“Now all these things are from God, who reconciled us to Himself through Christ and gave us the ministry of reconciliation.” (II Corinthians 5:18)
The phrase Paul uses here, “the ministry of reconciliation”, is a good description of evangelism. What is it at heart, but a “ministry of reconciliation”, which consists of repairing the relationship between God and man, which had been broken by our sin? Notice how his desription of this ministry in :18 and the surrounding verses informs us about the nature and practice of successful evangelism:
— First, “the ministry of reconciliation” involves sharing the words of the gospel. Verse 19 says: “He has committed to us the WORD of reconciliation.” Yes, contrary to a popular mis-quote from St. Francis, evangelism must of necessity include telling others the gospel, using words. One’s lifestyle and actions can and should provide a good backdrop for evangelism, but lost people will not understand that Jesus died for their sins and rose again unless someone explains that to them in WORDS they can understand. The “ministry of reconciliation” must involve the “word of reconciliation.”
— The specific content of that message is spelled out in several places in the text:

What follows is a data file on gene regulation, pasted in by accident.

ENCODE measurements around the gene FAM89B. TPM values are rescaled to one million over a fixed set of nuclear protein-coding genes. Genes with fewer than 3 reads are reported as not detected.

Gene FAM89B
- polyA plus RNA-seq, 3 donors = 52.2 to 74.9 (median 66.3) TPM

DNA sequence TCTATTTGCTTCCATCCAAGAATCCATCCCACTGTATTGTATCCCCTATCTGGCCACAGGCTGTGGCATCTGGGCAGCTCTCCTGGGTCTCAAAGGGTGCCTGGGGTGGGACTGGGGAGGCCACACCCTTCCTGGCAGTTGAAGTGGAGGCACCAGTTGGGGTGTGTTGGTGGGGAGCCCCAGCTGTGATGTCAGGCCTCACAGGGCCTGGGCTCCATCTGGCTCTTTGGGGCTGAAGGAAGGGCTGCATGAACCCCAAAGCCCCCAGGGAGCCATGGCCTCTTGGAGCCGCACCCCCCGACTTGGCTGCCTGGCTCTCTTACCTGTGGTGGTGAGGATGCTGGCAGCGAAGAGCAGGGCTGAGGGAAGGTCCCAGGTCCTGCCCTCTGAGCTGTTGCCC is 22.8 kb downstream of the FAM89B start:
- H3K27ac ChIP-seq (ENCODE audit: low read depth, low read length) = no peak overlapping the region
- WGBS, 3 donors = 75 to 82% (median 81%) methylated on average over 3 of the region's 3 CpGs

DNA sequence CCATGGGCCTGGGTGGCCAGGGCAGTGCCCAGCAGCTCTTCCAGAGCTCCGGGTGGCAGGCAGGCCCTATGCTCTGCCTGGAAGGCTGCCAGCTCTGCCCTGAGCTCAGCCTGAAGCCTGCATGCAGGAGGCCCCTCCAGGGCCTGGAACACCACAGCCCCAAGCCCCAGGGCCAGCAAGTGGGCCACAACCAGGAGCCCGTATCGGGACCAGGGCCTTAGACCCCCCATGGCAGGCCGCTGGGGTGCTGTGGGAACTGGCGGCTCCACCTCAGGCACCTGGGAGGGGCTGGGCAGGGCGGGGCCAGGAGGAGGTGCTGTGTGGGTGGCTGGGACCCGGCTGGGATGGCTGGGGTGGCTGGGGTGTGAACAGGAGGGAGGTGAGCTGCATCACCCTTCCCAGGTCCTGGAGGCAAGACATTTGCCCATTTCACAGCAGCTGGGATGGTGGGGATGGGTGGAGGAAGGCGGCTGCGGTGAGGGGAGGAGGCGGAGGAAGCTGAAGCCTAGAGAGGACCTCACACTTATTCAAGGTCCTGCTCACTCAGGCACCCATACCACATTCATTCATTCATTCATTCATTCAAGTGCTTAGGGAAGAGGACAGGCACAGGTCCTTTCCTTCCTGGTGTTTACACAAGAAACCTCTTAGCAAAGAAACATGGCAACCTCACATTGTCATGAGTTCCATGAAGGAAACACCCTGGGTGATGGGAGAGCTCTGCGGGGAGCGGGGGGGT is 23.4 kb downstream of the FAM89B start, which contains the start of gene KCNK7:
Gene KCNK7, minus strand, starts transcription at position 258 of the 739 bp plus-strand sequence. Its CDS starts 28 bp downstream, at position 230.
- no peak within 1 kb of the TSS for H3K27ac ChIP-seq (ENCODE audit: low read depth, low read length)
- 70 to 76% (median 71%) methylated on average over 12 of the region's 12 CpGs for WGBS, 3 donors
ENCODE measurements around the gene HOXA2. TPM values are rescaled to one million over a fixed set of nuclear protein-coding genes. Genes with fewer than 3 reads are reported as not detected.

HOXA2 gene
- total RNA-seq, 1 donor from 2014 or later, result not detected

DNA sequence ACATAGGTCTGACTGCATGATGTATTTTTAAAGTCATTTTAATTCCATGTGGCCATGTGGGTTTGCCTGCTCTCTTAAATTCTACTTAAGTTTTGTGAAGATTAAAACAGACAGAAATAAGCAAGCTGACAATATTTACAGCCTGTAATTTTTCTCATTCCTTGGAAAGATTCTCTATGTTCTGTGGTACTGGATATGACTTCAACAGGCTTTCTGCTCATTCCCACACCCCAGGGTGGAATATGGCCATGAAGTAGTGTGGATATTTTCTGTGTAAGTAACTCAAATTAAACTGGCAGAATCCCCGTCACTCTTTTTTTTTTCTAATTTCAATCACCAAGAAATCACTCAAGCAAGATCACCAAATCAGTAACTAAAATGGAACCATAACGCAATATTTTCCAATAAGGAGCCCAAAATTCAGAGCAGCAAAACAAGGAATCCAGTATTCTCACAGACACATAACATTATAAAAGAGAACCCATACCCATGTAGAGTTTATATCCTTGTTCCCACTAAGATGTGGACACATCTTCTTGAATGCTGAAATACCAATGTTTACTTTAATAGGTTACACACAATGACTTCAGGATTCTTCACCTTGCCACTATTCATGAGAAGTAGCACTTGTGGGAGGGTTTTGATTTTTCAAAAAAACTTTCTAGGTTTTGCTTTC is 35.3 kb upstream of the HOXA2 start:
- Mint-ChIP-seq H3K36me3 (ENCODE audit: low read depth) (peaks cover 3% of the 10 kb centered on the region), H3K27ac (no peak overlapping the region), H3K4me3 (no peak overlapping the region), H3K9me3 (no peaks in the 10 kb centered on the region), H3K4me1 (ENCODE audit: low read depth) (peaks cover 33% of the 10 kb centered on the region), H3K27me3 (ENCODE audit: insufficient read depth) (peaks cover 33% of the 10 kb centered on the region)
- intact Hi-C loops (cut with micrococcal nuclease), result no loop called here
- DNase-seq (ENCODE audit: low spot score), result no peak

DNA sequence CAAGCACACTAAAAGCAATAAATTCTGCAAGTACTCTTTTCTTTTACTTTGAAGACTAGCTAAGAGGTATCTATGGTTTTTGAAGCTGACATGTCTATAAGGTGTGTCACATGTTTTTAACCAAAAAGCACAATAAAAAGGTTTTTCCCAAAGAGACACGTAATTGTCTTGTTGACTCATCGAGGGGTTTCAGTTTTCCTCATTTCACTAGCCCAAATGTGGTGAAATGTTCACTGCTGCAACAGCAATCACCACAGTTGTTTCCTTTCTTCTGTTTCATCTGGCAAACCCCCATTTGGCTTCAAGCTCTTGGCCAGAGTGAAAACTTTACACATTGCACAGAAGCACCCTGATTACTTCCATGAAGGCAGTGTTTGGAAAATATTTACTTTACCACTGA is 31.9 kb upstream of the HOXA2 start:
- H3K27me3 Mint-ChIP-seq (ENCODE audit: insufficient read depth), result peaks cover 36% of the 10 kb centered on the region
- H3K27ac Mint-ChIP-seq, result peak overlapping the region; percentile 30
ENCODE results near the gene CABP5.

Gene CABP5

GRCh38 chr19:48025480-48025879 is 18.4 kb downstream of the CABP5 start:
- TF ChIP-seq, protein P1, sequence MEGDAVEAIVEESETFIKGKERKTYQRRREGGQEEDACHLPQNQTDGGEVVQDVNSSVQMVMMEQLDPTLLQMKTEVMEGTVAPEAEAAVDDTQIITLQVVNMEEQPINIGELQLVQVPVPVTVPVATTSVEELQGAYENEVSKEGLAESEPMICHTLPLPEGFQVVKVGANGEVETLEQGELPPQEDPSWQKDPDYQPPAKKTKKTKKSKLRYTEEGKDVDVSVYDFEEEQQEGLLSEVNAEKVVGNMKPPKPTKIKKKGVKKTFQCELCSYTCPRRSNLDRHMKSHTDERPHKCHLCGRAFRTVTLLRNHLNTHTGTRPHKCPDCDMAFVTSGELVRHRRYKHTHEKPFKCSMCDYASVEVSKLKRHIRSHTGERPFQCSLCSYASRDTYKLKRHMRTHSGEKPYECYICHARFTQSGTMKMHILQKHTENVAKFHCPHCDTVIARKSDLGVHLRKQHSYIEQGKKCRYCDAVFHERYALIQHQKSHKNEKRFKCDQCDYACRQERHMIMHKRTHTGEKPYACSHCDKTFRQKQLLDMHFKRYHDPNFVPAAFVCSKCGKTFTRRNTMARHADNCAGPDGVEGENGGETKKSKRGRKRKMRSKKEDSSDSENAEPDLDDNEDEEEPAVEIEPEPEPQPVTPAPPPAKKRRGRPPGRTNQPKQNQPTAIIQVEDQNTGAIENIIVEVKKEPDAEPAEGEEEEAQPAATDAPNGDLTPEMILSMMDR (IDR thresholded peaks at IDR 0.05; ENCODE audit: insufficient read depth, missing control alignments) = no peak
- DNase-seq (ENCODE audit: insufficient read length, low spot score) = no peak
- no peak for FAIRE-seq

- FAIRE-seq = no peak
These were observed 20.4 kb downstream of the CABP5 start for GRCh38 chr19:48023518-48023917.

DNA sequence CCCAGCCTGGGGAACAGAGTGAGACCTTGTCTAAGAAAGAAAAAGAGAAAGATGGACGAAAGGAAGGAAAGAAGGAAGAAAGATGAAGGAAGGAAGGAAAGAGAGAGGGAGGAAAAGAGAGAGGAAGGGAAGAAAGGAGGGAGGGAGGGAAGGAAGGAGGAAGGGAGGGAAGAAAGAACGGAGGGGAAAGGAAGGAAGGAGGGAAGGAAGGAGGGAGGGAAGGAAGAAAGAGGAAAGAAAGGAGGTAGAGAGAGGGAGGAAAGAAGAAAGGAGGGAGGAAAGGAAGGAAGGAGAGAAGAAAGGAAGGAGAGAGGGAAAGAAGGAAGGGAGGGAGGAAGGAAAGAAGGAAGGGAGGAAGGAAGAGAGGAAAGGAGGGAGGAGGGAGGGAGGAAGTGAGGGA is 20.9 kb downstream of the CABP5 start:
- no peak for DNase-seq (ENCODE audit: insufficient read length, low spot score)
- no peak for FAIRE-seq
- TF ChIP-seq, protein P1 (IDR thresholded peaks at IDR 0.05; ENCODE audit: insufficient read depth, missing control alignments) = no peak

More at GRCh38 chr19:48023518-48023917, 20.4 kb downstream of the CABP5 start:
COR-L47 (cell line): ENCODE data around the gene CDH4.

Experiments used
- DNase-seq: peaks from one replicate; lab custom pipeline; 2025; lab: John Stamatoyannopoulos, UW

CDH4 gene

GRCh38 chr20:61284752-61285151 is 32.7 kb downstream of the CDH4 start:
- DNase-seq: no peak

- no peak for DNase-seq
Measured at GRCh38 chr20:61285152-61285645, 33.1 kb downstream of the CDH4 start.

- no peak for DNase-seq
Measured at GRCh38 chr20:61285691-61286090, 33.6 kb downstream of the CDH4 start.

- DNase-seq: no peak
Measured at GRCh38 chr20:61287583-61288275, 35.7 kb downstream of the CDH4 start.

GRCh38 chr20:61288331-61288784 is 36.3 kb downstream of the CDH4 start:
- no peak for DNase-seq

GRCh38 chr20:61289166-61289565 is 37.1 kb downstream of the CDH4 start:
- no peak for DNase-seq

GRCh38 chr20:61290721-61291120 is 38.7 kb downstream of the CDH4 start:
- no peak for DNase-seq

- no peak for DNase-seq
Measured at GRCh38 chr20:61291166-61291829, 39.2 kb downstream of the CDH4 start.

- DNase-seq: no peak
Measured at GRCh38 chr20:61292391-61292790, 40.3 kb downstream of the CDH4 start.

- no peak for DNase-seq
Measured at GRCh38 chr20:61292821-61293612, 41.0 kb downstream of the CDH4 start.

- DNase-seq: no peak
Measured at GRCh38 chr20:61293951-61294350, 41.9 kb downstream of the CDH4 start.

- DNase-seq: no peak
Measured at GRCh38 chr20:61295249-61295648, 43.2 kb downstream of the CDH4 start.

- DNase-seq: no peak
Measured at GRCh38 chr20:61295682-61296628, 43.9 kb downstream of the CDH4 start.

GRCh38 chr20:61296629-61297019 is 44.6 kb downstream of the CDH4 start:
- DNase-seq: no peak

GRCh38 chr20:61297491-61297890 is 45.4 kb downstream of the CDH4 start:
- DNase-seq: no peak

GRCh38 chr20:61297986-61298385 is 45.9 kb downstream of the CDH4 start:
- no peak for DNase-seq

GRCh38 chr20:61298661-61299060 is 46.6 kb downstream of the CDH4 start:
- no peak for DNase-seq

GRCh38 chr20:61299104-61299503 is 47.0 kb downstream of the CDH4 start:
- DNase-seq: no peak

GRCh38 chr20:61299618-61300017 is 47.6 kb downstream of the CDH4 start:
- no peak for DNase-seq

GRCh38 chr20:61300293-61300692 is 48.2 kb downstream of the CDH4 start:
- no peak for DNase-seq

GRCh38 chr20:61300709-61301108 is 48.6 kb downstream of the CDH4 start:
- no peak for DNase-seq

Verse 18 says that God “reconciled us to Himself through Christ.”
Verse 19 indicates that it involves Him “not counting their trespasses against them” because of Christ, and
Verse 21 spells it out even more clearly, that “He made Him who knew no sin to be sin on our behalf, so that we might become the righteousness of God in Him.”
Thus the message of the minister of reconciliation is that God reconciled sinners to Himself through the substitutionary death of Jesus Christ on the cross.
— Then attitude of the minister of reconciliation is that of an “ambassador”: Verse 20 says “Therefore we are ambassadors for Christ.” Ambassadors are careful to represent their country well; they consider their words wisely, because they recognize that in their negotiations, much is at stake. We should have this same attitude as God’s ambassadors in the ministry of reconciliation. It is not something we should do flippantly, but prayerfully and with tact appropriate for each situation.
How much difference might it make in our evangelism if we viewed it as “the ministry of reconciliation”, as Paul calls it here? It is not how many “notches we can get on our belt”; or how strongly we can reprove people for their sin; or how we can “beat” them and “win” the argument with our apologetics. Rather, the one who sees himself as a minister of reconciliation knows that winning the “argument” is not his goal — especially if he loses the person. His goal is not merely to “win”, but to reconcile. It involves a totally different goal, and requires an entirely different attitude. Adopting the strategies and attitude of a minister of reconciliation would surely make a huge difference in our effectiveness towards those who don’t know Christ.